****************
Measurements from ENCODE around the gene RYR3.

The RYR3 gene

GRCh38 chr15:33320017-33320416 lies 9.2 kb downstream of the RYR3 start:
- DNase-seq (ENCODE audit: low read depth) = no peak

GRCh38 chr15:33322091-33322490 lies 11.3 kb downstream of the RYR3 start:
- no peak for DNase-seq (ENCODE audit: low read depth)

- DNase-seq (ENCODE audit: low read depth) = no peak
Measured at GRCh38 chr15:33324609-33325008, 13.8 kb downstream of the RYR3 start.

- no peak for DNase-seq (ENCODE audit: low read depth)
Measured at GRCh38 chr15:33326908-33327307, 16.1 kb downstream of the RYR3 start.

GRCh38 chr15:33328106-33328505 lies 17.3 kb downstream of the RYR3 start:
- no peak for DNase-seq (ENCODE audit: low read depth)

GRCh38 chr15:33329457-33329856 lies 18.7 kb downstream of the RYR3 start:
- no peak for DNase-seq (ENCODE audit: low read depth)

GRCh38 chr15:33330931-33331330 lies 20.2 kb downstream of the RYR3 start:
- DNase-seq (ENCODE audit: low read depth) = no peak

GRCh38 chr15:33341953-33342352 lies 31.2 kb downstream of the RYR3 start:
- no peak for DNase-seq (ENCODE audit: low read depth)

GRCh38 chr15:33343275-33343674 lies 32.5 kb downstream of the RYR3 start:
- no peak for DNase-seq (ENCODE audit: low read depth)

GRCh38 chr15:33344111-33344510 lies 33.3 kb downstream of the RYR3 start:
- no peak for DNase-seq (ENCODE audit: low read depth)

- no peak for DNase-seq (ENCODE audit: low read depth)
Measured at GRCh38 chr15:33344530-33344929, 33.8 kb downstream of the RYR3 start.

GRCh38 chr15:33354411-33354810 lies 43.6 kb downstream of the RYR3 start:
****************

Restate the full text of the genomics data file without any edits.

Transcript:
Measurements from ENCODE around the gene RYR3.

The RYR3 gene

GRCh38 chr15:33320017-33320416 lies 9.2 kb downstream of the RYR3 start:
- DNase-seq (ENCODE audit: low read depth) = no peak

GRCh38 chr15:33322091-33322490 lies 11.3 kb downstream of the RYR3 start:
- no peak for DNase-seq (ENCODE audit: low read depth)

- DNase-seq (ENCODE audit: low read depth) = no peak
Measured at GRCh38 chr15:33324609-33325008, 13.8 kb downstream of the RYR3 start.

- no peak for DNase-seq (ENCODE audit: low read depth)
Measured at GRCh38 chr15:33326908-33327307, 16.1 kb downstream of the RYR3 start.

GRCh38 chr15:33328106-33328505 lies 17.3 kb downstream of the RYR3 start:
- no peak for DNase-seq (ENCODE audit: low read depth)

GRCh38 chr15:33329457-33329856 lies 18.7 kb downstream of the RYR3 start:
- no peak for DNase-seq (ENCODE audit: low read depth)

GRCh38 chr15:33330931-33331330 lies 20.2 kb downstream of the RYR3 start:
- DNase-seq (ENCODE audit: low read depth) = no peak

GRCh38 chr15:33341953-33342352 lies 31.2 kb downstream of the RYR3 start:
- no peak for DNase-seq (ENCODE audit: low read depth)

GRCh38 chr15:33343275-33343674 lies 32.5 kb downstream of the RYR3 start:
- no peak for DNase-seq (ENCODE audit: low read depth)

GRCh38 chr15:33344111-33344510 lies 33.3 kb downstream of the RYR3 start:
- no peak for DNase-seq (ENCODE audit: low read depth)

- no peak for DNase-seq (ENCODE audit: low read depth)
Measured at GRCh38 chr15:33344530-33344929, 33.8 kb downstream of the RYR3 start.

GRCh38 chr15:33354411-33354810 lies 43.6 kb downstream of the RYR3 start: